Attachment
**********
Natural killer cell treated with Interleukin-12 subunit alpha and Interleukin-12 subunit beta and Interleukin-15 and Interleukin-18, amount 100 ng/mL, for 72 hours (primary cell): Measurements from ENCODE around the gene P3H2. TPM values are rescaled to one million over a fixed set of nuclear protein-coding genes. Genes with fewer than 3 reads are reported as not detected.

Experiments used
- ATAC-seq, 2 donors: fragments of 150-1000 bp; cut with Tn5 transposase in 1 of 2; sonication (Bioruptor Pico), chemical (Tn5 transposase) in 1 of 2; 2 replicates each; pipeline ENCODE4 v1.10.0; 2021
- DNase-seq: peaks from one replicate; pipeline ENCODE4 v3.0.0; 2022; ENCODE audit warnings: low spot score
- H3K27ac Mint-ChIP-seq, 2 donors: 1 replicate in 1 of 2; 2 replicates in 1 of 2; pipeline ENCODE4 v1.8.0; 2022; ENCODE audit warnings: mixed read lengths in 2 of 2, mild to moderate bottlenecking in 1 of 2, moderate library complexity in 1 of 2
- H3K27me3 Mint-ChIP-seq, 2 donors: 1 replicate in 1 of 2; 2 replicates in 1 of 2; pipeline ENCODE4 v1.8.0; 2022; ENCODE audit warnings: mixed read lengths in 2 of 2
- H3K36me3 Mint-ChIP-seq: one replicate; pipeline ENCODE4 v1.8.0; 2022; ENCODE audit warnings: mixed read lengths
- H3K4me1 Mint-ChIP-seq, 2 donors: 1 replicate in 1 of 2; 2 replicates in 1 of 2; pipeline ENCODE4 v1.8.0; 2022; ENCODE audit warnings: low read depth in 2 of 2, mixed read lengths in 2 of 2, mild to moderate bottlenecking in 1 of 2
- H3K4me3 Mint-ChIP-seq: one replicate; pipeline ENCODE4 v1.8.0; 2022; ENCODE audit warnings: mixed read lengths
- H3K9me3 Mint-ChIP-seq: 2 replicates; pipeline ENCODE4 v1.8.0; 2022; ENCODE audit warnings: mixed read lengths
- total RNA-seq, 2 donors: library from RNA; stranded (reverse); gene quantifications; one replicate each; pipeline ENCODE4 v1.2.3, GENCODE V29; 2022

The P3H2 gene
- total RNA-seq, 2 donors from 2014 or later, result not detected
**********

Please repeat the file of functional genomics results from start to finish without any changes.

Natural killer cell treated with Interleukin-12 subunit alpha and Interleukin-12 subunit beta and Interleukin-15 and Interleukin-18, amount 100 ng/mL, for 72 hours (primary cell): Measurements from ENCODE around the gene P3H2. TPM values are rescaled to one million over a fixed set of nuclear protein-coding genes. Genes with fewer than 3 reads are reported as not detected.

Experiments used
- ATAC-seq, 2 donors: fragments of 150-1000 bp; cut with Tn5 transposase in 1 of 2; sonication (Bioruptor Pico), chemical (Tn5 transposase) in 1 of 2; 2 replicates each; pipeline ENCODE4 v1.10.0; 2021
- DNase-seq: peaks from one replicate; pipeline ENCODE4 v3.0.0; 2022; ENCODE audit warnings: low spot score
- H3K27ac Mint-ChIP-seq, 2 donors: 1 replicate in 1 of 2; 2 replicates in 1 of 2; pipeline ENCODE4 v1.8.0; 2022; ENCODE audit warnings: mixed read lengths in 2 of 2, mild to moderate bottlenecking in 1 of 2, moderate library complexity in 1 of 2
- H3K27me3 Mint-ChIP-seq, 2 donors: 1 replicate in 1 of 2; 2 replicates in 1 of 2; pipeline ENCODE4 v1.8.0; 2022; ENCODE audit warnings: mixed read lengths in 2 of 2
- H3K36me3 Mint-ChIP-seq: one replicate; pipeline ENCODE4 v1.8.0; 2022; ENCODE audit warnings: mixed read lengths
- H3K4me1 Mint-ChIP-seq, 2 donors: 1 replicate in 1 of 2; 2 replicates in 1 of 2; pipeline ENCODE4 v1.8.0; 2022; ENCODE audit warnings: low read depth in 2 of 2, mixed read lengths in 2 of 2, mild to moderate bottlenecking in 1 of 2
- H3K4me3 Mint-ChIP-seq: one replicate; pipeline ENCODE4 v1.8.0; 2022; ENCODE audit warnings: mixed read lengths
- H3K9me3 Mint-ChIP-seq: 2 replicates; pipeline ENCODE4 v1.8.0; 2022; ENCODE audit warnings: mixed read lengths
- total RNA-seq, 2 donors: library from RNA; stranded (reverse); gene quantifications; one replicate each; pipeline ENCODE4 v1.2.3, GENCODE V29; 2022

The P3H2 gene
- total RNA-seq, 2 donors from 2014 or later, result not detected